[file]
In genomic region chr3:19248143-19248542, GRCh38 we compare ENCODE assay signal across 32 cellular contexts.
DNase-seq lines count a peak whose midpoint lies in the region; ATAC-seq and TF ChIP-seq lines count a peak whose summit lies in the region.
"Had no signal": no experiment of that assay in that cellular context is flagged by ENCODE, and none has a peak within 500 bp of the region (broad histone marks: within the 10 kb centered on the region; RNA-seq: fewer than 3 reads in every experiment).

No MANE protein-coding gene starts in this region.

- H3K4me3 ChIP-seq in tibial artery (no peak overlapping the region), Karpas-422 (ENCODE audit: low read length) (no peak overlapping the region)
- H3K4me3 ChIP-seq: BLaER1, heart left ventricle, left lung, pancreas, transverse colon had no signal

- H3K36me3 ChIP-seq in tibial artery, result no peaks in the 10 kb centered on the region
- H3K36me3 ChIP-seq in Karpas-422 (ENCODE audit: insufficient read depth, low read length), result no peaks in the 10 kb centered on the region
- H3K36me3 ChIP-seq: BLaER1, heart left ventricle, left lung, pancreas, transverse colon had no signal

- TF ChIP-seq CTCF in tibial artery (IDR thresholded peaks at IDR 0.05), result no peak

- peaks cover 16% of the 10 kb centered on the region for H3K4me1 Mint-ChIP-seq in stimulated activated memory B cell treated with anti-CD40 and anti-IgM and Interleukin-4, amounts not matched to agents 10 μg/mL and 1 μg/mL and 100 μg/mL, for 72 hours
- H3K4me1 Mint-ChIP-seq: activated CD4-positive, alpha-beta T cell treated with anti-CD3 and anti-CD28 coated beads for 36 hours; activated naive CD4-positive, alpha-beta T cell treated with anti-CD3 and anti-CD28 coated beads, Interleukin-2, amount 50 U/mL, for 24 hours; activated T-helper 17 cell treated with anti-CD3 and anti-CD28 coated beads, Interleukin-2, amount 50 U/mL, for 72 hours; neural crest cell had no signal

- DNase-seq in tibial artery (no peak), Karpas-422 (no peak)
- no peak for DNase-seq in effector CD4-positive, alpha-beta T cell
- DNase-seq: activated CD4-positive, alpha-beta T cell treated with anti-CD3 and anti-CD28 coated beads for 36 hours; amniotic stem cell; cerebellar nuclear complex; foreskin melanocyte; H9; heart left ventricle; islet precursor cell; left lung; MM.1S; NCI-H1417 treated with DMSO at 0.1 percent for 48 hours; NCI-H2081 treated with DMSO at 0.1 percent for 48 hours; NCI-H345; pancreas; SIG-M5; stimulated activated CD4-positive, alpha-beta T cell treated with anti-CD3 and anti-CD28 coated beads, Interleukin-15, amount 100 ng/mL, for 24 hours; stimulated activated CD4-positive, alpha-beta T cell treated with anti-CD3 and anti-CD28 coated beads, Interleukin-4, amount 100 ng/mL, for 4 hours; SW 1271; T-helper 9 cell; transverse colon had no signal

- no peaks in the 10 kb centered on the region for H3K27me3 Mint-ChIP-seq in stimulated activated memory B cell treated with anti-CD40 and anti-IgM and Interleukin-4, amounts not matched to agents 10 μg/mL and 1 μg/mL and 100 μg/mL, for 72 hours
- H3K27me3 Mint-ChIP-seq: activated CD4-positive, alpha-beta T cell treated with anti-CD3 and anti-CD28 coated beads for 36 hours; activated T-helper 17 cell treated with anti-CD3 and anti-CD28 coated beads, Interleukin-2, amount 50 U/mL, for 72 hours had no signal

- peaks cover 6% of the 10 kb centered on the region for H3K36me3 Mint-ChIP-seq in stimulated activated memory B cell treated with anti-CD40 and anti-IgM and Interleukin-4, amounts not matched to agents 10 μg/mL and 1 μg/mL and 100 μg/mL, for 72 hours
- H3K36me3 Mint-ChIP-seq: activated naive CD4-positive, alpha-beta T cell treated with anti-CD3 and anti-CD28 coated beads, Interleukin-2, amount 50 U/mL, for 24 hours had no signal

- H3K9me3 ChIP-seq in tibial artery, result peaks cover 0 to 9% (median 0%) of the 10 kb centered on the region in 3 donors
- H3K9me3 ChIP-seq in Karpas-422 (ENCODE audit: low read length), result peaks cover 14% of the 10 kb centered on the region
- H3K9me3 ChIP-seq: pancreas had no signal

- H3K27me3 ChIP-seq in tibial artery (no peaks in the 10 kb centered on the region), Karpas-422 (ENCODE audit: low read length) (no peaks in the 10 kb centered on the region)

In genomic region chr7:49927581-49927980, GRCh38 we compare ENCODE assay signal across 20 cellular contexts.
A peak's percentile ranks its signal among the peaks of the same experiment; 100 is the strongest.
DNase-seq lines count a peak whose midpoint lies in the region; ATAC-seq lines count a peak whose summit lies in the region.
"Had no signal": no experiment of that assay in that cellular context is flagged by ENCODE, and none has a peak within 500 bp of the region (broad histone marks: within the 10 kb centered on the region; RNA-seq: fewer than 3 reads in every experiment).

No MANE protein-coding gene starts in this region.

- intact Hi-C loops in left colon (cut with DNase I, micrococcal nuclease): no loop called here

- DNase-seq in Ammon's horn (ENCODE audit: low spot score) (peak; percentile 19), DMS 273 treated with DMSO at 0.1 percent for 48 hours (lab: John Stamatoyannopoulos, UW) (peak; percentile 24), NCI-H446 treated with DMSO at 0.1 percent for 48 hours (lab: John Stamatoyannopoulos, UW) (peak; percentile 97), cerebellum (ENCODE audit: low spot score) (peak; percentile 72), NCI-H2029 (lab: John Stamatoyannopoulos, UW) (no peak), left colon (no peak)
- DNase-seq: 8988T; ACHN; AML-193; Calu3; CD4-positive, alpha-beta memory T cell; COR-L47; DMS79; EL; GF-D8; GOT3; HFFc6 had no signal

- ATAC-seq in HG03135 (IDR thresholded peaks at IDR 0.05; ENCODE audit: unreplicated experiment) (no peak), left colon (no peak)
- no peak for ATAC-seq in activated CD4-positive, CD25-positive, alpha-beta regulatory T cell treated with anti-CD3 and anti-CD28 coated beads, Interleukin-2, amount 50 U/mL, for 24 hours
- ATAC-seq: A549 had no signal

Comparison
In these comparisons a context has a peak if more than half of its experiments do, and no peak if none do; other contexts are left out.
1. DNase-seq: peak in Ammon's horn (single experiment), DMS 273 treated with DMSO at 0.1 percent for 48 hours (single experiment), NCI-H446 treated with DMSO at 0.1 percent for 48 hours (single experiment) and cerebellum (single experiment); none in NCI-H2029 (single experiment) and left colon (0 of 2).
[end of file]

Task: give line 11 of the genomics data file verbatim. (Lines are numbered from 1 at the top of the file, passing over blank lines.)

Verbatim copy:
- peaks cover 16% of the 10 kb centered on the region for H3K4me1 Mint-ChIP-seq in stimulated activated memory B cell treated with anti-CD40 and anti-IgM and Interleukin-4, amounts not matched to agents 10 μg/mL and 1 μg/mL and 100 μg/mL, for 72 hours